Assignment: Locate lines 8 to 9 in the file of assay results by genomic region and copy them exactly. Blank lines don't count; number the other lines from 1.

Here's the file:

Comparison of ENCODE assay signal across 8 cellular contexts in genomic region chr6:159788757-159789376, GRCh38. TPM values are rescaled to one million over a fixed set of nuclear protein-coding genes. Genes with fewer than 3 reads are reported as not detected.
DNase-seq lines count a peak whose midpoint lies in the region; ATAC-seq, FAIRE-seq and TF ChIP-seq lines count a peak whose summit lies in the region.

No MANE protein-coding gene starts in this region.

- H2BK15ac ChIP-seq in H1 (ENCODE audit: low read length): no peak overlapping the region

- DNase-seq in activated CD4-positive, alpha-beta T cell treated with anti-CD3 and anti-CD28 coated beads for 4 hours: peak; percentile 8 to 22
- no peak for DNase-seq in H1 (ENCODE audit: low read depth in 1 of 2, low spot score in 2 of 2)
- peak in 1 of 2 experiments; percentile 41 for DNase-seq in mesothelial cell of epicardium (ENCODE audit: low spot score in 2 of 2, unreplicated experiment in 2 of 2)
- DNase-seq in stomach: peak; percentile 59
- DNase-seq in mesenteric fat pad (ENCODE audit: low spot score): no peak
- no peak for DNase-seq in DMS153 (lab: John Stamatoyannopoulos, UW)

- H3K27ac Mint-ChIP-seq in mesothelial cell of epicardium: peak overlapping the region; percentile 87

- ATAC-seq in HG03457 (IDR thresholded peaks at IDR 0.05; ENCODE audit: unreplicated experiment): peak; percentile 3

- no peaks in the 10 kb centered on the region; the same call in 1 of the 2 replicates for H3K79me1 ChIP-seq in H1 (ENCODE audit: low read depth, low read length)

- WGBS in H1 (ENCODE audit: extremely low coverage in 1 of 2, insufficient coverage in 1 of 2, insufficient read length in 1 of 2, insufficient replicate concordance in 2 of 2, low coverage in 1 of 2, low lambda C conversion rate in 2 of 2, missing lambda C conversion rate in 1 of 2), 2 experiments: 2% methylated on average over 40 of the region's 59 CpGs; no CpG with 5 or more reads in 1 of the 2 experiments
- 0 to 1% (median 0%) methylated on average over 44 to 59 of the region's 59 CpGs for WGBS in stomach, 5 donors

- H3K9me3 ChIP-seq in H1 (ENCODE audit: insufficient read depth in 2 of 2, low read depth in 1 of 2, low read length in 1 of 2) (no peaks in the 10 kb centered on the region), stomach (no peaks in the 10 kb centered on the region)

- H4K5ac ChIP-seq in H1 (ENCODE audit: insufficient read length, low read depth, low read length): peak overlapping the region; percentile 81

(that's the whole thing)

- DNase-seq in stomach: peak; percentile 59
- DNase-seq in mesenteric fat pad (ENCODE audit: low spot score): no peak